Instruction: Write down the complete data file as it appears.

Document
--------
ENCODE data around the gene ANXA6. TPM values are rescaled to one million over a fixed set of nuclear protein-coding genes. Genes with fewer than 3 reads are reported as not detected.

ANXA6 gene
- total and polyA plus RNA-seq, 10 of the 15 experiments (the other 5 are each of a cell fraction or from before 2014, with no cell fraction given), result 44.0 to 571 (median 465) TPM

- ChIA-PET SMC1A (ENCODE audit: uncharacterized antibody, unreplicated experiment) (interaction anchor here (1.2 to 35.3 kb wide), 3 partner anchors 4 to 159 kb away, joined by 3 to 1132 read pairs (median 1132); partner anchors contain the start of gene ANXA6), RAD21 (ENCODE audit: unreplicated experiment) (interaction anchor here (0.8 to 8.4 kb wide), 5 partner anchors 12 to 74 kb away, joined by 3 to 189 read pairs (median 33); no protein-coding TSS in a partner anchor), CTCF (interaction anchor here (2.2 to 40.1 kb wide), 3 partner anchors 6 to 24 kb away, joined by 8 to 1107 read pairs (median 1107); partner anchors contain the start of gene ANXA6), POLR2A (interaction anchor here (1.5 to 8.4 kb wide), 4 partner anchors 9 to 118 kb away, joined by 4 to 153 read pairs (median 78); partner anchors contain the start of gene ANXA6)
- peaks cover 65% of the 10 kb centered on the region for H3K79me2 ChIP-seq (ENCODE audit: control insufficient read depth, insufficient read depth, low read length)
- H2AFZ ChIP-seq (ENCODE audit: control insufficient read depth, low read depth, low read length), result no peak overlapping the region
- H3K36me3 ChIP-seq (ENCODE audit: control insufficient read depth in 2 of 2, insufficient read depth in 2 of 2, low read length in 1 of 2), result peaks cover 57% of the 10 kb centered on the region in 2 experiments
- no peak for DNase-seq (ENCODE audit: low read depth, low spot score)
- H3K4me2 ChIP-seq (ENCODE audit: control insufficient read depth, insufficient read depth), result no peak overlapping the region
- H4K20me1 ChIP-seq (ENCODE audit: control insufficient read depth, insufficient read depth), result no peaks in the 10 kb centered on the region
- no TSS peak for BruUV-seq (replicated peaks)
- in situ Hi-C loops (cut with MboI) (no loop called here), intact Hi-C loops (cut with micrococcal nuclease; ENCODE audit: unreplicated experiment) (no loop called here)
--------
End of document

ENCODE data around the gene ANXA6. TPM values are rescaled to one million over a fixed set of nuclear protein-coding genes. Genes with fewer than 3 reads are reported as not detected.

ANXA6 gene
- total and polyA plus RNA-seq, 10 of the 15 experiments (the other 5 are each of a cell fraction or from before 2014, with no cell fraction given), result 44.0 to 571 (median 465) TPM

- ChIA-PET SMC1A (ENCODE audit: uncharacterized antibody, unreplicated experiment) (interaction anchor here (1.2 to 35.3 kb wide), 3 partner anchors 4 to 159 kb away, joined by 3 to 1132 read pairs (median 1132); partner anchors contain the start of gene ANXA6), RAD21 (ENCODE audit: unreplicated experiment) (interaction anchor here (0.8 to 8.4 kb wide), 5 partner anchors 12 to 74 kb away, joined by 3 to 189 read pairs (median 33); no protein-coding TSS in a partner anchor), CTCF (interaction anchor here (2.2 to 40.1 kb wide), 3 partner anchors 6 to 24 kb away, joined by 8 to 1107 read pairs (median 1107); partner anchors contain the start of gene ANXA6), POLR2A (interaction anchor here (1.5 to 8.4 kb wide), 4 partner anchors 9 to 118 kb away, joined by 4 to 153 read pairs (median 78); partner anchors contain the start of gene ANXA6)
- peaks cover 65% of the 10 kb centered on the region for H3K79me2 ChIP-seq (ENCODE audit: control insufficient read depth, insufficient read depth, low read length)
- H2AFZ ChIP-seq (ENCODE audit: control insufficient read depth, low read depth, low read length), result no peak overlapping the region
- H3K36me3 ChIP-seq (ENCODE audit: control insufficient read depth in 2 of 2, insufficient read depth in 2 of 2, low read length in 1 of 2), result peaks cover 57% of the 10 kb centered on the region in 2 experiments
- no peak for DNase-seq (ENCODE audit: low read depth, low spot score)
- H3K4me2 ChIP-seq (ENCODE audit: control insufficient read depth, insufficient read depth), result no peak overlapping the region
- H4K20me1 ChIP-seq (ENCODE audit: control insufficient read depth, insufficient read depth), result no peaks in the 10 kb centered on the region
- no TSS peak for BruUV-seq (replicated peaks)
- in situ Hi-C loops (cut with MboI) (no loop called here), intact Hi-C loops (cut with micrococcal nuclease; ENCODE audit: unreplicated experiment) (no loop called here)